Army stuff, it's great innit? Looking ally and that. But how does it all fit together? What goes in all those exiting pouches and pockets? How do you complete your ensemble so you look like a hollow-eyed Helmand veteran, rather than a paintballer, or spazzy Redcaps extra?
Well, for genuine authenticity you should stuff your pockets with porn, crusty bog paper and fag butts picked up during area cleaning. Your webbing should be disassembled and lying in the bottom of your locker - where you lagged on it after a heavy night on the Herforder - and missing most of the vital components, which you have either sold, lost or lent to a mate on the JNCO Cadre. Your kit will be immaculately ironed, but washed so rarely that the build up of dead skin cells and other detritus creates a form of human starch. Eschew twisties for that "I'm too f*cking operational for this shit" look, making only the loosest effort to tweak your trouser cuffs to keep the Razman off your back.
But first you have to complete basic training, and some of it is pretty bogus. That 'SAS' AI in your detachment, who told you to always carry a survival kit? Having a tobacco tin full of tampons, condoms and fish hooks may not have actually saved his life in Borneo like he told you. And that Corporal at the ATR, who made you carry a wash kit with a full size towel and family bar of soap in your belt kit? He's been driven over the edge by knowing that while he's beasting you, some Kingo Colour Boy is hanging out his wife's back doors singing "I feel like chicken tonight".
So, to whom (grammar) do you turn? ARRSE obviously. So if you're a Crow, Redarse, Nig, spazzy TV extra, or just one of those overexcited dingbats who incessantly post topics on Arrse like "Webbing!!!" or "What do I keep in my ammunition pouches!!?", pin your ears back, listen in and learn.
The advice offered relates to training and operations in temperate environments, or Sennybridge at least. The opinions expressed in this article are the author's own, come from an Infantry perspective and are not necessarily endorsed by HM Armed Forces or any official body. In particular the author would counsel against telling your training screw or section commander "that's not the way I was told to do it", as you are likely to end up wearing your scrotum as a hat.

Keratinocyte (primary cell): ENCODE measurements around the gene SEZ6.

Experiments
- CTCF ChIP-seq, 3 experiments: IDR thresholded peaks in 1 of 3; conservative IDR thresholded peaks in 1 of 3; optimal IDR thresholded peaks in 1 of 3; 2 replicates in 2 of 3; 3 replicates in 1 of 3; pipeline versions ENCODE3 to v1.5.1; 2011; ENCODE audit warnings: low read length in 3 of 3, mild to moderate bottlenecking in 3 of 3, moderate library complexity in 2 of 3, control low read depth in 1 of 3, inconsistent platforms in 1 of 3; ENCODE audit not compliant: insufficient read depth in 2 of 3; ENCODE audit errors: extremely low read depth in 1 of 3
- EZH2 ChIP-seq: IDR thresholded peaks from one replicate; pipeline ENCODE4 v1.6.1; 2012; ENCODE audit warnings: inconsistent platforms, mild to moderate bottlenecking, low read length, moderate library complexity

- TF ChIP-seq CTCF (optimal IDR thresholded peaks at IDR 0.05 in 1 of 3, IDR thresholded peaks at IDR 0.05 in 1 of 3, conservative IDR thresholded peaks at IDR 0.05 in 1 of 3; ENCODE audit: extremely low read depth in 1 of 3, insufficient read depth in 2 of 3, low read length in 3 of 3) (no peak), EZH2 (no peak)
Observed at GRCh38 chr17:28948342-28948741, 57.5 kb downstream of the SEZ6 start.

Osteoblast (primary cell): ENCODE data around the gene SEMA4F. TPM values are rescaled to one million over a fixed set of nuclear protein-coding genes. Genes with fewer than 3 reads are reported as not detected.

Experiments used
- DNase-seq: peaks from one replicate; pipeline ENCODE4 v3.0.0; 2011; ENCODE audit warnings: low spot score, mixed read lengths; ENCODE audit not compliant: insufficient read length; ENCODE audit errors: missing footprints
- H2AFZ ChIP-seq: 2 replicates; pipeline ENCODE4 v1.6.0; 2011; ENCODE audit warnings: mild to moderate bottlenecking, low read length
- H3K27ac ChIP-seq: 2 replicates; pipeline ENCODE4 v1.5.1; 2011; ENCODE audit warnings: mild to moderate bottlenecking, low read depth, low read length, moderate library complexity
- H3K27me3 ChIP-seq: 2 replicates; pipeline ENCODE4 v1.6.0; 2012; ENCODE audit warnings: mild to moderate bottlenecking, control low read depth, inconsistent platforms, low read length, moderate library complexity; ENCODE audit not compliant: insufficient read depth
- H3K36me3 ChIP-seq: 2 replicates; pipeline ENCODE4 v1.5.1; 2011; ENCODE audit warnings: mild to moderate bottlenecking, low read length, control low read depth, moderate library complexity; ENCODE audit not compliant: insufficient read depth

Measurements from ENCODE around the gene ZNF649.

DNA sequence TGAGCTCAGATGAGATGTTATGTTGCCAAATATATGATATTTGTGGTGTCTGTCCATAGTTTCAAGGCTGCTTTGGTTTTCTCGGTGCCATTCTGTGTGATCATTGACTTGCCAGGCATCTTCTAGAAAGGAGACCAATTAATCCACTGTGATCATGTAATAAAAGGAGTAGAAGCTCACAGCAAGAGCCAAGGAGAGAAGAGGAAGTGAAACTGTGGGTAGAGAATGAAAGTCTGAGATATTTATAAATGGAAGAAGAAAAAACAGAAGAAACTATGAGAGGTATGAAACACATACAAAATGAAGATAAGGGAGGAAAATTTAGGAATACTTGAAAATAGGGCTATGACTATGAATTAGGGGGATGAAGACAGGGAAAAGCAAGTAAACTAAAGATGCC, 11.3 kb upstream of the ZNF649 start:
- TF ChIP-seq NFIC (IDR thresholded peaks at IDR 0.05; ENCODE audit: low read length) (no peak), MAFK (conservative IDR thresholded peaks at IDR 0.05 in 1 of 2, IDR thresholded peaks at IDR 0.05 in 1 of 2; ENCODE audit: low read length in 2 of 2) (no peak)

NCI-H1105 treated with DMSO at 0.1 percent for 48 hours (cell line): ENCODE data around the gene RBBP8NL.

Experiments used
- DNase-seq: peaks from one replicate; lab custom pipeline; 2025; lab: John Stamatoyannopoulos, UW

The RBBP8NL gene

CS95 is a multi-layered clothing range which can be worn in various combinations, to suit local climatic conditions and the prevailing megalomania of your chain of command. The basic layer system is shown here:.
It is pretty self-explanatory, but a couple of points may be worth making:
- The fleece is no longer DPM as it is no longer seen as outerwear (except by really scruffy officers). This is because it has the IRR properties of a Scotsman's arse in a searchlight beam.
- The Gore-Tex rain suit is worn over the other stuff to keep it dry. Unless your outer layer(s) are already wet, in which case use the Gore-Tex below the wet stuff to stop you getting soaked through to the skin. It may sometimes be worth wearing your Gore-Tex under your smock so as to keep access to your pockets, or to protect it from ripping. And, yes, this may cut down on rustling noises; but they will be drowned out anyway by the sound of you crashing about in 25kg of webbing and body armour.
- Don't forget that your body armour, and to some extent your webbing, count as layers, and that your body armour is waterproof.
- The hood of the Gore-Tex jacket rolls away into its collar for storage. Roll it away neatly and never, ever wear it, you pikey, civvy, chav, mong. Wearing a hood shuts down most of the senses you need to function effectively on the battlefield, makes you look a cnut, and is only acceptable in extreme weather conditions, such as snow storms, dust storms, clouds of nerve gas or, for members of the RAF, actually having to go outside.
- The 'shirt' is actually called a Lightweight Combat Jacket. It says so on the label. Point this out to anyone who won't let you wear it as an outer layer in the field.
The layer principle means you need to adjust what you are wearing depending on the temperature and how hard you are working. Similarly, adjust the clothing itself to keep a comfortable temperature. The kit is warmer if you close all the openings (neck, cuffs, hem) and items are tucked in to stop the air warmed by your body escaping. If you are overheating, do the opposite: loosen cuffs and roll them back, undo your smock (or just use the Velcro fastenings), loosen-off all the draw cords (which cadets and members of the RLC think have to be used at all times to make a sort of tutu). The point is that it is (mostly) up to you to sort yourself out. Don't mong it and become a heat casualty.
Speaking of mongs, please note: your helmet cover ties at the back. If the draw cords are at the front, you've got it on back to front and you look a twat.
Everybody's kit looks the same, so mark your surname and last 4 digits of your army number on your kit with permanent marker: inside and somewhere the ink won't soak through (this looks particularly crap on desert kit). Behind a pocket is best. Don't just name the collar tag, as anyone who nicks your kit will just cut it out.
Combat Kit Contents
You should, wherever practical, use your combat jacket/smock as your main shell layer so you always have access to its contents. This saves constantly shifting key items around and inevitably losing them. You should keep the following in your smock: